Rain. I'm not a fan, I must be honest. When you are carrying around up to 20kg's of gear fighting against the weather isn't really something you want to be doing. Lenses and bodies getting soaked, waterproof covers impeding the use of your gear and never really fitting properly. Then there's the being cocooned in a waterproof jacket, stuck to you like shrink wrap that causes so much perspiration you may as well have just not bothered. It seems I'm not the only one that doesn't feel like venturing out when the skies are heavy either, judging by the empty spaces all along Regent St. on Saturday morning, as I arrived to cover their annual motor show.
It wasn't all empty, but it was clear that they hadn't received as many exhibitors as they were expecting. Efforts had been made to space everything out, but in the end it just highlighted those that were missing all the more, with isolated trade stands and car clubs. It wasn't all bad and there were some fabulous motor cars on show. The veteran cars of the Royal Automobile Club were out in force, a superb showing of many pre 1906 vehicles entered into the concours for the day, later to be judged by Alan Titchmarsh. Wonderful Marques long since deceased, displayed in all their glory, wowing the visitors with their unique engineering solutions to creating self propelled carriages. My favourite by far was the Salveson Steam Carriage, but more on that in another post.
There was also a cheerful supply of Fiat 500's, with a fine multi-coloured display of the mighty micro, celebrating it's 60th anniversary. Oh how I wish I had petitioned my parents to buy one of these when I first saw them on a trip to Italy 20 years ago, for the money that these tiny terrors are going for now is not to be sniffed at, highly collectible as they are. Further at the end of the street, or the start depending on your orientation, was a great display of the now defunct Talbot brand. A diverse and eclectic mix of cars from the start of the 20th century up until the second world war. The best thing about these old bruisers was that you could clearly see that a lot of them were still properly used, a fact that I always appreciate when it comes to historic motor cars. Automobiles like this need use little but often, to ensure they don't just rot away or cease to work completely. Some bore the patina of age with pride, whilst others were more factory fresh; but all it seemed were runners.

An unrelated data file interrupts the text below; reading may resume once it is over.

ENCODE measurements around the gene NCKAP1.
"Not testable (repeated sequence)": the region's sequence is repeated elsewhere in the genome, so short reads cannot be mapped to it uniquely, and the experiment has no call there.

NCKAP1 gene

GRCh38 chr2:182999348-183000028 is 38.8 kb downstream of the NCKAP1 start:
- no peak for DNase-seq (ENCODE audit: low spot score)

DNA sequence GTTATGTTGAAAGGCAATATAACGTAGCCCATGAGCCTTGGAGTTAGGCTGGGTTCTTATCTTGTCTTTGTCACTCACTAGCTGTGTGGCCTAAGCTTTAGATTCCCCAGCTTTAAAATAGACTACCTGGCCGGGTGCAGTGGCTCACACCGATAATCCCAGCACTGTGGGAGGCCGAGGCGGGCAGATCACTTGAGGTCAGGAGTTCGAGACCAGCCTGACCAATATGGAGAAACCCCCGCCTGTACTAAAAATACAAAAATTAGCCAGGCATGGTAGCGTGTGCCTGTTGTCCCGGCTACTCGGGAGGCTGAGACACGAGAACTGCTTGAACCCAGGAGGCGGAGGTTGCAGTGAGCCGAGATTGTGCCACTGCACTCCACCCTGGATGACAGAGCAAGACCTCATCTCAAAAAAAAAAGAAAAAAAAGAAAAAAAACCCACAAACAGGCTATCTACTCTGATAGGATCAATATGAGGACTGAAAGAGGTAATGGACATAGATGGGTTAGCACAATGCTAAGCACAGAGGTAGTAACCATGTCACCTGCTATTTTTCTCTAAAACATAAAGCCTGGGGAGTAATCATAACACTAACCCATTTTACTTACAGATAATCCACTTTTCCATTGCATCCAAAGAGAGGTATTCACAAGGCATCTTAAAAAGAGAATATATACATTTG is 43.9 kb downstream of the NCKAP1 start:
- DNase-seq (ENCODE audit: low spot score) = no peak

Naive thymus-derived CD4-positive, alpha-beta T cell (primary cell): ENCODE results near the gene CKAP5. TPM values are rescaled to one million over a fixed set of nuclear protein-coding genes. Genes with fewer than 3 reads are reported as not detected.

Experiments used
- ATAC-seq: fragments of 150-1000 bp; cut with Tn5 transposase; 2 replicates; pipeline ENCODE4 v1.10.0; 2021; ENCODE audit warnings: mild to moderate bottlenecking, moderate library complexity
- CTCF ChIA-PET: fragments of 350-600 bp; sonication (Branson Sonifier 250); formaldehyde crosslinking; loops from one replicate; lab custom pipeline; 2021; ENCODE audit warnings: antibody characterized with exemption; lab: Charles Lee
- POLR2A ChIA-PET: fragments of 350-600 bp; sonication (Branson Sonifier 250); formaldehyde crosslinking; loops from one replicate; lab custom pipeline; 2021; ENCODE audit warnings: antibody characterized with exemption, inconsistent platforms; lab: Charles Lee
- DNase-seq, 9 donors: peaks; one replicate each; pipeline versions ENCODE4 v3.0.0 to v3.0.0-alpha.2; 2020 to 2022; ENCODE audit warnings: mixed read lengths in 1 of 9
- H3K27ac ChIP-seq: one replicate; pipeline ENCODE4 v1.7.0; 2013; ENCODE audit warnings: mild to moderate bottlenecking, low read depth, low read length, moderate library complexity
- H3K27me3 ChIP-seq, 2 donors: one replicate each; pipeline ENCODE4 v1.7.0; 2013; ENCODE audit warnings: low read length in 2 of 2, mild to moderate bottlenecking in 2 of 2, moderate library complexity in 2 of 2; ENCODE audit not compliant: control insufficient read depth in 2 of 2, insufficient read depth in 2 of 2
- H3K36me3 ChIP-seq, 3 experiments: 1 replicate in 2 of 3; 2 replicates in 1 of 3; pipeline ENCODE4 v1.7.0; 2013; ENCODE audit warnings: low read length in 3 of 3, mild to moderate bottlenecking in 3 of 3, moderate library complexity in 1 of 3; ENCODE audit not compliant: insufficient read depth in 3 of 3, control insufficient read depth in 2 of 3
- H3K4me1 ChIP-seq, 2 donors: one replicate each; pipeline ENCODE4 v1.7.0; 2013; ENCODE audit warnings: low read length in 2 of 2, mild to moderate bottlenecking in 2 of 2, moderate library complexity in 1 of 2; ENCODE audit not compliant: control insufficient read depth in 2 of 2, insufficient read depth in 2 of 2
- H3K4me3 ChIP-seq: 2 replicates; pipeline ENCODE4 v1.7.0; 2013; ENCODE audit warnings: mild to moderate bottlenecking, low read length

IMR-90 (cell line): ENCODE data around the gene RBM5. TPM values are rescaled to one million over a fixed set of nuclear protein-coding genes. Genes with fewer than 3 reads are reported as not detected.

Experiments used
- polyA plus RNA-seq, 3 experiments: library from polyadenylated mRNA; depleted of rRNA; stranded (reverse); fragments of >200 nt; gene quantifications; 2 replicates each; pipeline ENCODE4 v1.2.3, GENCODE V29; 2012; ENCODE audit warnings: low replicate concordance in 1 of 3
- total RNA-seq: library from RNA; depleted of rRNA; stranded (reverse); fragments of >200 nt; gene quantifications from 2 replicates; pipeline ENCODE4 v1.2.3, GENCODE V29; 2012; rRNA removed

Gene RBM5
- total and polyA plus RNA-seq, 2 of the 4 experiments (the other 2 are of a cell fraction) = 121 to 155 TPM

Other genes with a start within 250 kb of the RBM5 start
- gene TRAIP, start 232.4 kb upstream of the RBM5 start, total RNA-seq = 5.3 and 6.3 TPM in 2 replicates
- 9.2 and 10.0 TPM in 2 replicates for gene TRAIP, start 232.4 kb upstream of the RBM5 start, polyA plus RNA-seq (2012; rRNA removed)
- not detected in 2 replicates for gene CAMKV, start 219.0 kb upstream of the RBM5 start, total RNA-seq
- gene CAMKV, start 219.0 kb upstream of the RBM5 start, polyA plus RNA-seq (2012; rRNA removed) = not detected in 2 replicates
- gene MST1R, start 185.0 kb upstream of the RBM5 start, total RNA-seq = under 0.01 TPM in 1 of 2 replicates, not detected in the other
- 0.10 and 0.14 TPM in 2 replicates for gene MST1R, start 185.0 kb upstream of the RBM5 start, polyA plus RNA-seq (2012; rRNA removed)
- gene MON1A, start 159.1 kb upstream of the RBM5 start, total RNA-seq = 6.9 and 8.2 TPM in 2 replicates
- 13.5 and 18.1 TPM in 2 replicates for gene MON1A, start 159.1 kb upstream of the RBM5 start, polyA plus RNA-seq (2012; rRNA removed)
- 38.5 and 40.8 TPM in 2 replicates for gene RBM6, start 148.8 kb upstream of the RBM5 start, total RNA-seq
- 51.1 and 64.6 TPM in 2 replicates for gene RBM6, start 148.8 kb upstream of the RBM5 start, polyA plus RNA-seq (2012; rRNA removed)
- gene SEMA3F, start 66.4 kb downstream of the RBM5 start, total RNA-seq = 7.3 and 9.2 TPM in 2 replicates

So it wasn't that the show was terrible, indeed I could see great potential and I am sure that on a sunny day it would be a fabulous success. But on this occasion the poor weather turned the tables on what could quite possibly have been an automotive triumph. As I walked past the marooned Route 66 stand, the event sponsor, I couldn't help but feel a little sorry for the organisers. But that's life, you can't have sunshine every day.